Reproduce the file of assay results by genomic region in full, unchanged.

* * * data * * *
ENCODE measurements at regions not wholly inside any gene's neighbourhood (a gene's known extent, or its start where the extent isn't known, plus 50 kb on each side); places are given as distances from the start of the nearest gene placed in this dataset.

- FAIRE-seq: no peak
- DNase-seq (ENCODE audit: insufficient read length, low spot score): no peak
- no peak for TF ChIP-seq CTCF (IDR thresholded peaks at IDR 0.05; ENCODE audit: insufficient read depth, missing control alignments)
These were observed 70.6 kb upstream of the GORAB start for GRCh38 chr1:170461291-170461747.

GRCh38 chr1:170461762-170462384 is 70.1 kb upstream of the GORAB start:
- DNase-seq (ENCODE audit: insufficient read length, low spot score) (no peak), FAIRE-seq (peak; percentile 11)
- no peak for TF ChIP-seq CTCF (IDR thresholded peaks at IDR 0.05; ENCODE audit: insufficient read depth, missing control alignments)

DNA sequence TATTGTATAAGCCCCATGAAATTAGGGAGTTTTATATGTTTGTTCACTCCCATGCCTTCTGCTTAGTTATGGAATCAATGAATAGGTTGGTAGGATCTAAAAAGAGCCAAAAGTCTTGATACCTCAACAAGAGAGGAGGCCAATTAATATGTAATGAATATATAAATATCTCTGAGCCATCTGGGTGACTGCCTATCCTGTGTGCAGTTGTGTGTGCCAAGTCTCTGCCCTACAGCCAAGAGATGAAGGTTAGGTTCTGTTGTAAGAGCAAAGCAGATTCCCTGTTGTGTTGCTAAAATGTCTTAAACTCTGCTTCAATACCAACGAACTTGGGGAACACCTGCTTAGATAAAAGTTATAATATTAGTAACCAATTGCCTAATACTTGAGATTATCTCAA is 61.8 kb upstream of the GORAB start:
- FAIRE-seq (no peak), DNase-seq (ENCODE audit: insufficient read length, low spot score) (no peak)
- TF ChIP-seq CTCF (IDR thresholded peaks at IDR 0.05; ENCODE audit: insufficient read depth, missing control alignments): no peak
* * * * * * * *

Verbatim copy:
ENCODE measurements at regions not wholly inside any gene's neighbourhood (a gene's known extent, or its start where the extent isn't known, plus 50 kb on each side); places are given as distances from the start of the nearest gene placed in this dataset.

- FAIRE-seq: no peak
- DNase-seq (ENCODE audit: insufficient read length, low spot score): no peak
- no peak for TF ChIP-seq CTCF (IDR thresholded peaks at IDR 0.05; ENCODE audit: insufficient read depth, missing control alignments)
These were observed 70.6 kb upstream of the GORAB start for GRCh38 chr1:170461291-170461747.

GRCh38 chr1:170461762-170462384 is 70.1 kb upstream of the GORAB start:
- DNase-seq (ENCODE audit: insufficient read length, low spot score) (no peak), FAIRE-seq (peak; percentile 11)
- no peak for TF ChIP-seq CTCF (IDR thresholded peaks at IDR 0.05; ENCODE audit: insufficient read depth, missing control alignments)

DNA sequence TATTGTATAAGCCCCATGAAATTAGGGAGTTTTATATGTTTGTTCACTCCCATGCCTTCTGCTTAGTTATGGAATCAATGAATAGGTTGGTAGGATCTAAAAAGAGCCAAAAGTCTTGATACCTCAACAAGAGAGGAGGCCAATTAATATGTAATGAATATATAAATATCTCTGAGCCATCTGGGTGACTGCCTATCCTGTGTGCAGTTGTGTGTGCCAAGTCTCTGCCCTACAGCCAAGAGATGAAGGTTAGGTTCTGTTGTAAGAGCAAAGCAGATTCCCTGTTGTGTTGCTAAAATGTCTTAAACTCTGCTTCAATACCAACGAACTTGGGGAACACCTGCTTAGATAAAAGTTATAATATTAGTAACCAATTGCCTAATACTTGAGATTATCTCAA is 61.8 kb upstream of the GORAB start:
- FAIRE-seq (no peak), DNase-seq (ENCODE audit: insufficient read length, low spot score) (no peak)
- TF ChIP-seq CTCF (IDR thresholded peaks at IDR 0.05; ENCODE audit: insufficient read depth, missing control alignments): no peak